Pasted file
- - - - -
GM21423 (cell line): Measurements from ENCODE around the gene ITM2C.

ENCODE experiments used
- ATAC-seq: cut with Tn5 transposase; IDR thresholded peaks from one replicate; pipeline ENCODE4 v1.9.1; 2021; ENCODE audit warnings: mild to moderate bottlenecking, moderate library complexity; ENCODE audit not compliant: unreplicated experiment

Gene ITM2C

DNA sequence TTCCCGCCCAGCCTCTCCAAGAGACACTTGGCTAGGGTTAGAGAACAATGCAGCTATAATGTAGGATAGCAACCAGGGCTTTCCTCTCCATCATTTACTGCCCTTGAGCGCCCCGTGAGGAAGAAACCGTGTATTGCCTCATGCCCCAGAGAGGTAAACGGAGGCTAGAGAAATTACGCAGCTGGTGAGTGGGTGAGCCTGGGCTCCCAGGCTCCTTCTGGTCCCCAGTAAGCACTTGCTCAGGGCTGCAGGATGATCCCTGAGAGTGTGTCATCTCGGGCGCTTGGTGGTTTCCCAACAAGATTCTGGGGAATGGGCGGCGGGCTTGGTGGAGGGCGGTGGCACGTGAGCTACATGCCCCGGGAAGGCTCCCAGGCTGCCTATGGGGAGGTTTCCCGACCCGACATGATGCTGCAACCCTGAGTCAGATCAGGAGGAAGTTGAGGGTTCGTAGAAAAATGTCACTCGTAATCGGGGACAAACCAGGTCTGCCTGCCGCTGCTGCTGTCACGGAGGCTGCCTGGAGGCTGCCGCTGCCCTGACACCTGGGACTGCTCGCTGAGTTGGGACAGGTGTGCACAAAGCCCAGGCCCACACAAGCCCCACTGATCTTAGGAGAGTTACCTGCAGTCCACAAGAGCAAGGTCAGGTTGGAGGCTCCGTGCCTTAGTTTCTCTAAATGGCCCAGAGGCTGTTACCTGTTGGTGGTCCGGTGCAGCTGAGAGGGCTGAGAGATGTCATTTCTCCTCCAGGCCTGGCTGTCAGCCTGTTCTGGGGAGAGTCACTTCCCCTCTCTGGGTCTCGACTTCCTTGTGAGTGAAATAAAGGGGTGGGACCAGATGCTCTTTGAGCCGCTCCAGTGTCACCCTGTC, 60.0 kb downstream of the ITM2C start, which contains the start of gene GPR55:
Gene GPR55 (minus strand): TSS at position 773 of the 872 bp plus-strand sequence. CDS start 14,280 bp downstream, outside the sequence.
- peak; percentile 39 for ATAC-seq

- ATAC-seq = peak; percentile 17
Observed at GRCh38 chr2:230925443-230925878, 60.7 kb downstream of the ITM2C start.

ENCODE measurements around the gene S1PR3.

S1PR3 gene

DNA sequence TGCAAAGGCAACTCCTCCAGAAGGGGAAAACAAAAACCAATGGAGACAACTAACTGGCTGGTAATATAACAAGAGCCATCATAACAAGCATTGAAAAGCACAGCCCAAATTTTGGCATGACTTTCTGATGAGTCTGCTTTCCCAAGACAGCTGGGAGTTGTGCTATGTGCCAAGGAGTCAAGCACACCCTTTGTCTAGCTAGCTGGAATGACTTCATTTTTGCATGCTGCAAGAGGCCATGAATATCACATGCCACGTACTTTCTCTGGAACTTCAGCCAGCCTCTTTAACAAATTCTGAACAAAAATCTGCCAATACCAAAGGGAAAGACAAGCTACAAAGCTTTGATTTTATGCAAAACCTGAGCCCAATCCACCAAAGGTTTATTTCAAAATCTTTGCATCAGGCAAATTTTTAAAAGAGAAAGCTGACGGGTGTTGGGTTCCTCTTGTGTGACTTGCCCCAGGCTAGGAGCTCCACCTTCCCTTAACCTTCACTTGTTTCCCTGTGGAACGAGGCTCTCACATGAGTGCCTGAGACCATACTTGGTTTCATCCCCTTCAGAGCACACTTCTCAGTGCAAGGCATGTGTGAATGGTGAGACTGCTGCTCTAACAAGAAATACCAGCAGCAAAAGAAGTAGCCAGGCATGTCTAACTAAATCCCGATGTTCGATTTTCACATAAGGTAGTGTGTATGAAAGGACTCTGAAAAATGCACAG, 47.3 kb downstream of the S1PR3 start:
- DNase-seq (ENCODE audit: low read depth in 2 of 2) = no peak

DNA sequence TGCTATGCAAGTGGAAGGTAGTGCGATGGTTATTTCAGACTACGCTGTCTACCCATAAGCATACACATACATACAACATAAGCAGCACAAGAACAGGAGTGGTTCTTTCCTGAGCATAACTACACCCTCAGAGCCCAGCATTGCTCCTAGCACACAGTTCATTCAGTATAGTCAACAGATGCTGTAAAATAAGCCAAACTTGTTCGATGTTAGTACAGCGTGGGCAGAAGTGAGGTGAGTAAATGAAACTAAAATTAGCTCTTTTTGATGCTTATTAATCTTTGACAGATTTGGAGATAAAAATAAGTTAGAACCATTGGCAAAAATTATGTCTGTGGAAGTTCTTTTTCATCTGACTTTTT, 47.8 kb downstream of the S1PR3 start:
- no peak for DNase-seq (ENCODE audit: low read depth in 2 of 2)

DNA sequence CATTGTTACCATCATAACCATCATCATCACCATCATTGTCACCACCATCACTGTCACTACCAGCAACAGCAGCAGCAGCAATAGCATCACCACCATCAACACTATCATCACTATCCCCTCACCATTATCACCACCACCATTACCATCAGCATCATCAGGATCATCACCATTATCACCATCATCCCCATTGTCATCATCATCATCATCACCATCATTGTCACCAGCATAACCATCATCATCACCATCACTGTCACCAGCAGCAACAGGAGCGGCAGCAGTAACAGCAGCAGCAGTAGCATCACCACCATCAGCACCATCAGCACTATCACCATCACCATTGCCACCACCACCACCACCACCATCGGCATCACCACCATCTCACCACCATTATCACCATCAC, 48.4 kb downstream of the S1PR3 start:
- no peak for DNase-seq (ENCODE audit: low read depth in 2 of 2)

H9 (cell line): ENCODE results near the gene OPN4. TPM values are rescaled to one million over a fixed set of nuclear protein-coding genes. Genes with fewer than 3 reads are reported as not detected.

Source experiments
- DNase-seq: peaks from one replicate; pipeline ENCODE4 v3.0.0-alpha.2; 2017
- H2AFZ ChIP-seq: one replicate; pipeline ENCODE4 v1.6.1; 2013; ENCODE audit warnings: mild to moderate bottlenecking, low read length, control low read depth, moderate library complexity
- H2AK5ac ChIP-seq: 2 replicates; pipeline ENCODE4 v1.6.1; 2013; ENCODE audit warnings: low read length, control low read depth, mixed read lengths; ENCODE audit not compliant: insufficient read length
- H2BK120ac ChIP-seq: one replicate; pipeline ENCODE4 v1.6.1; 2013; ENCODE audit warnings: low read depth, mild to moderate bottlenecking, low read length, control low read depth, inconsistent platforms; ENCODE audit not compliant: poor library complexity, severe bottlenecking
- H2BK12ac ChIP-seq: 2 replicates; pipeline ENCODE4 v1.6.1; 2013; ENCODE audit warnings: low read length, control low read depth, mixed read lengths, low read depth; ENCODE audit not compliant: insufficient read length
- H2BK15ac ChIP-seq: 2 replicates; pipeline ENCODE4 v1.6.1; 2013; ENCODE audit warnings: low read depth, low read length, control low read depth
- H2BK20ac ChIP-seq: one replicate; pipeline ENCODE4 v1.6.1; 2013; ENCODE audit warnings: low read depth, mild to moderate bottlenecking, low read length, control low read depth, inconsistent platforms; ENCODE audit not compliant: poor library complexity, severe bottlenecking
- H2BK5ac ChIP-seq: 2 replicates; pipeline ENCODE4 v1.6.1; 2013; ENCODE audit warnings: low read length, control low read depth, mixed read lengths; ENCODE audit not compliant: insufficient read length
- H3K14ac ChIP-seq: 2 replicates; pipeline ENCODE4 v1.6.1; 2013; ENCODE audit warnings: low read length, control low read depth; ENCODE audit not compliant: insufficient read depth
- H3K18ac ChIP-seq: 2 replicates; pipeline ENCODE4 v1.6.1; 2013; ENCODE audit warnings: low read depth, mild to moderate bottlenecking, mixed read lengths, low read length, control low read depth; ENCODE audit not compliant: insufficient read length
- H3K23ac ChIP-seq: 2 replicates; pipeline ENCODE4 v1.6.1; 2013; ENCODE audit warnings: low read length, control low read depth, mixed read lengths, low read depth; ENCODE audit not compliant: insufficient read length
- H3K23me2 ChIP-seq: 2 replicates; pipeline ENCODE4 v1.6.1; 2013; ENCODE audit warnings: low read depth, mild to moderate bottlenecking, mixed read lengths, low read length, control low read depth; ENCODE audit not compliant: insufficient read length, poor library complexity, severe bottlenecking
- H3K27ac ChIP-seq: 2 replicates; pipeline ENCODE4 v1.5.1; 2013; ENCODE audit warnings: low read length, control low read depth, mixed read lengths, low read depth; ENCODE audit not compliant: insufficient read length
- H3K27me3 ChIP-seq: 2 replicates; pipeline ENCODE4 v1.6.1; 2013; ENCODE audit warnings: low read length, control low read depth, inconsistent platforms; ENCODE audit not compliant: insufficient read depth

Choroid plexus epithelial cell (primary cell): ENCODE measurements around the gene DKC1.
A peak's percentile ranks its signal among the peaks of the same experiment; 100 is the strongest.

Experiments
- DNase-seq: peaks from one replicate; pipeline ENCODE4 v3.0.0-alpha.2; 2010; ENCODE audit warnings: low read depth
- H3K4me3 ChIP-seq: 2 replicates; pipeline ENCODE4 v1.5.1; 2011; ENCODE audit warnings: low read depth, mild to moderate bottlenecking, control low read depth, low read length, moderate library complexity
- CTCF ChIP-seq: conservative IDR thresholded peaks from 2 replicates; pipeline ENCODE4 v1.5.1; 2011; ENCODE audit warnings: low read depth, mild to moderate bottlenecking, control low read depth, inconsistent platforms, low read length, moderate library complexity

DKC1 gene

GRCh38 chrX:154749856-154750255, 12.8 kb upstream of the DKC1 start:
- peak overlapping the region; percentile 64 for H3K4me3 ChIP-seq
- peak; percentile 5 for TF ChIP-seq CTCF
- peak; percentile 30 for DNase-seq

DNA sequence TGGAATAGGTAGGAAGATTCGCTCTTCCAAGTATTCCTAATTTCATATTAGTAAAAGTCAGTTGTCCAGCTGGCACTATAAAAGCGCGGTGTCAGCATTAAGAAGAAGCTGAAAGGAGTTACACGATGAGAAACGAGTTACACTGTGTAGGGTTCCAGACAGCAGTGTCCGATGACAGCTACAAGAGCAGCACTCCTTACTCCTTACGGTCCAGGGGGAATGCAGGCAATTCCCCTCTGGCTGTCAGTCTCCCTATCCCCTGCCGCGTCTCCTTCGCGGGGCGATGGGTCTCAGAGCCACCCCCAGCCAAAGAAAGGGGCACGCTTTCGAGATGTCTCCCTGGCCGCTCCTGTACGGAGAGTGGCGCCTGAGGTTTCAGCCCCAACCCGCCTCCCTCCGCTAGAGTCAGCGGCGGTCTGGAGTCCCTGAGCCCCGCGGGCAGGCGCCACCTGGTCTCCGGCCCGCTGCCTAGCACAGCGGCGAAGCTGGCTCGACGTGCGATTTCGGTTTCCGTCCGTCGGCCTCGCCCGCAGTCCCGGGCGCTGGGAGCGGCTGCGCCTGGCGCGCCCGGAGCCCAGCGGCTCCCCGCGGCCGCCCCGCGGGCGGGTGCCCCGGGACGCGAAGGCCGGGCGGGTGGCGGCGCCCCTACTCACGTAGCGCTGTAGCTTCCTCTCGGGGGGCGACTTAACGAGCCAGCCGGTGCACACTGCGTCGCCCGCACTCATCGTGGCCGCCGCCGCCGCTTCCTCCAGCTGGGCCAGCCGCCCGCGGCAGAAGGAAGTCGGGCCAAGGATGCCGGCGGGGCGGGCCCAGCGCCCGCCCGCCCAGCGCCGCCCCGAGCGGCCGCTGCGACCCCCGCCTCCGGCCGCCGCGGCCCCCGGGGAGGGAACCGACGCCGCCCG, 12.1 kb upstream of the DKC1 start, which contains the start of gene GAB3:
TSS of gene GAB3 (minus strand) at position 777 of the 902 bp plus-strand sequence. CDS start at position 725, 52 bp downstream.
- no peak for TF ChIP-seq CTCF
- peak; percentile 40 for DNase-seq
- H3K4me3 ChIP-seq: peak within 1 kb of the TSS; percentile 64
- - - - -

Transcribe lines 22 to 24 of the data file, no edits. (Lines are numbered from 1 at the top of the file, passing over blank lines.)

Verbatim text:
- H2AK5ac ChIP-seq: 2 replicates; pipeline ENCODE4 v1.6.1; 2013; ENCODE audit warnings: low read length, control low read depth, mixed read lengths; ENCODE audit not compliant: insufficient read length
- H2BK120ac ChIP-seq: one replicate; pipeline ENCODE4 v1.6.1; 2013; ENCODE audit warnings: low read depth, mild to moderate bottlenecking, low read length, control low read depth, inconsistent platforms; ENCODE audit not compliant: poor library complexity, severe bottlenecking
- H2BK12ac ChIP-seq: 2 replicates; pipeline ENCODE4 v1.6.1; 2013; ENCODE audit warnings: low read length, control low read depth, mixed read lengths, low read depth; ENCODE audit not compliant: insufficient read length